Annuities give Challenger a timely boost
A BOOM in demand for annuities has led Challenger to claim a commanding position in a transformation of how Australians pay for their retirement.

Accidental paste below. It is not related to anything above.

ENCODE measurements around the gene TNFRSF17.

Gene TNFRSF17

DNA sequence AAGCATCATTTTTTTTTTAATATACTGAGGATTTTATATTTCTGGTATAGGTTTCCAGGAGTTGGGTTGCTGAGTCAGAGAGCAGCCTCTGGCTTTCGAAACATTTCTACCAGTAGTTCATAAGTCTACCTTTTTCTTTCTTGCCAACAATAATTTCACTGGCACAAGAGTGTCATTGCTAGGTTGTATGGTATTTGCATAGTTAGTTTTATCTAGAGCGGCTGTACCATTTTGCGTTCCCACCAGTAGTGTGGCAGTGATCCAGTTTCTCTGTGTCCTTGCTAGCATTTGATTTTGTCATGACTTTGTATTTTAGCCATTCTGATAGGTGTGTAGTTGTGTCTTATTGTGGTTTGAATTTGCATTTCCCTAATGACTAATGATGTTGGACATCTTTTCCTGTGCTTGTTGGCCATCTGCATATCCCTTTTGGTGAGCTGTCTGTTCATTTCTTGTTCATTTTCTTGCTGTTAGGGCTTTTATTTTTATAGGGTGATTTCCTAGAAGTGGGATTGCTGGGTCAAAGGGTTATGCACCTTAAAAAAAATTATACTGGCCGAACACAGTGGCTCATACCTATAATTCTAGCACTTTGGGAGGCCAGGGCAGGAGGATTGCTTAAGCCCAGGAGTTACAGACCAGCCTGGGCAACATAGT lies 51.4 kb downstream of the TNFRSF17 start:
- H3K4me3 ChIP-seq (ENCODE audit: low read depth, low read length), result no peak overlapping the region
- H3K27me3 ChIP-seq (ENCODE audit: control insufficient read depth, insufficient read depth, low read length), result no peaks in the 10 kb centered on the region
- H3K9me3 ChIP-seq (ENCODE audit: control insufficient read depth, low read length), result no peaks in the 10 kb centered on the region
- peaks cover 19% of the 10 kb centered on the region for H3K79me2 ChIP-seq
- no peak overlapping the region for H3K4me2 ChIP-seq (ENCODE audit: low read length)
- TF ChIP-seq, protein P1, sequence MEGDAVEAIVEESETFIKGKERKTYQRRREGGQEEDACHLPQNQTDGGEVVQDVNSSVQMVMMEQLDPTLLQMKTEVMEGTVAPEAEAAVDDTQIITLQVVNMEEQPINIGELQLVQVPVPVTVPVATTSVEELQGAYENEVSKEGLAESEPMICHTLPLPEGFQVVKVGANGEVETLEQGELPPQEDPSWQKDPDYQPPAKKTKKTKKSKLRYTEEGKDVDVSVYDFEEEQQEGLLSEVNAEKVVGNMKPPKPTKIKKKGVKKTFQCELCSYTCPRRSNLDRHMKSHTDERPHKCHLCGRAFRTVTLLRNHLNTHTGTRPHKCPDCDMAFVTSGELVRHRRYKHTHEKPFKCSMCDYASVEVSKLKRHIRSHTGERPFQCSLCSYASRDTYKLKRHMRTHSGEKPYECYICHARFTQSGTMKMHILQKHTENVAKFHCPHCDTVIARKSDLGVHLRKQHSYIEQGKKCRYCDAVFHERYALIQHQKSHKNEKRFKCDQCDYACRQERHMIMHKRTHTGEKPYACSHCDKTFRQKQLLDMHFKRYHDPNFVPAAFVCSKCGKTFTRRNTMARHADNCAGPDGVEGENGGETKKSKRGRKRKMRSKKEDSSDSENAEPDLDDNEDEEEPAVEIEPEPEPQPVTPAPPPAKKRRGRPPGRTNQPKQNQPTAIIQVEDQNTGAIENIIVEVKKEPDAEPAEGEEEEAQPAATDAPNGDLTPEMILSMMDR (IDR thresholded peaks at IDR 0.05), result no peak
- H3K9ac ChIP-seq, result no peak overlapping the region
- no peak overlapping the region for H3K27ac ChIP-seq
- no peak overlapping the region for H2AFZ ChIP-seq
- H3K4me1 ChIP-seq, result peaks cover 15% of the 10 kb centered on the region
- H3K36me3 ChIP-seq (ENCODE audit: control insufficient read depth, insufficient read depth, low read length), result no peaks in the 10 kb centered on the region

A BOOM in demand for annuities has led Challenger to claim a commanding position in a transformation of how Australians pay for their retirement.Challenger yesterday reported a 7 per cent increase in its preferred measure of "normalised" net profit after tax for the full year. Its shares rose 18? to $4.68.The results showed Challenger's sale of annuities to small investors grew by 56 per cent from $933 million to $1.46 billion.The chief executive, Dominic Stevens, said the company would lift the sale of annuities by 25 per cent this financial year, as a wave of retirees looked to convert savings into reliable income streams."There is a significant and growing amount of money now moving into retirement. The baby boomer demographic currently owns 60 per cent of the funds in the [superannuation] industry," Mr Stevens said."Over the next 20 years, these people will be thinking of stable cash flow income streams and less volatile [options]."Mr Stevens attributed the popularity of annuities to investors being confronted in recent years with risks and volatility in the sharemarket.He described the annuities product as "effectively providing very long-term deposits", then paying investors 6.5 per cent interest annually.Challenger earns money on the product by making a return of between 2 percentage points and 3 percentage points above the interest it pays out, or a return of about 8.5 per cent to 9.5 per cent on its investment portfolio.Mr Stevens said a study by UBS showed banks were making a similar return on their loan portfolios.Challenger has extensively marketed annuities to retail investors based on the security of the returns over a long period, using the line: "Future-proof your retirement."Like many other financial services companies, Challenger was hit hard by the global financial crisis, with its share price falling to 88?.The company arrives at its "normalised" profit by adjusting the contribution of its investments in line with long-term market performance, rather than the actual experience due to volatility.Its net profit, reported in line with statutory accounting standards, fell by 7.5 per cent to $261 million.